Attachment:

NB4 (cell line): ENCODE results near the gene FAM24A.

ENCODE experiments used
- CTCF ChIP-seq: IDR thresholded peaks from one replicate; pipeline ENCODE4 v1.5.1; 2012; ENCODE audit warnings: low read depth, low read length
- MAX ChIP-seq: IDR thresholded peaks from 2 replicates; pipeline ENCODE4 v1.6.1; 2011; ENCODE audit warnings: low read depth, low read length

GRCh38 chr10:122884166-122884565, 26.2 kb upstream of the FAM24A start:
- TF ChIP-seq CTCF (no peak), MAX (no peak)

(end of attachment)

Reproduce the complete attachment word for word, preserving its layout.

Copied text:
NB4 (cell line): ENCODE results near the gene FAM24A.

ENCODE experiments used
- CTCF ChIP-seq: IDR thresholded peaks from one replicate; pipeline ENCODE4 v1.5.1; 2012; ENCODE audit warnings: low read depth, low read length
- MAX ChIP-seq: IDR thresholded peaks from 2 replicates; pipeline ENCODE4 v1.6.1; 2011; ENCODE audit warnings: low read depth, low read length

GRCh38 chr10:122884166-122884565, 26.2 kb upstream of the FAM24A start:
- TF ChIP-seq CTCF (no peak), MAX (no peak)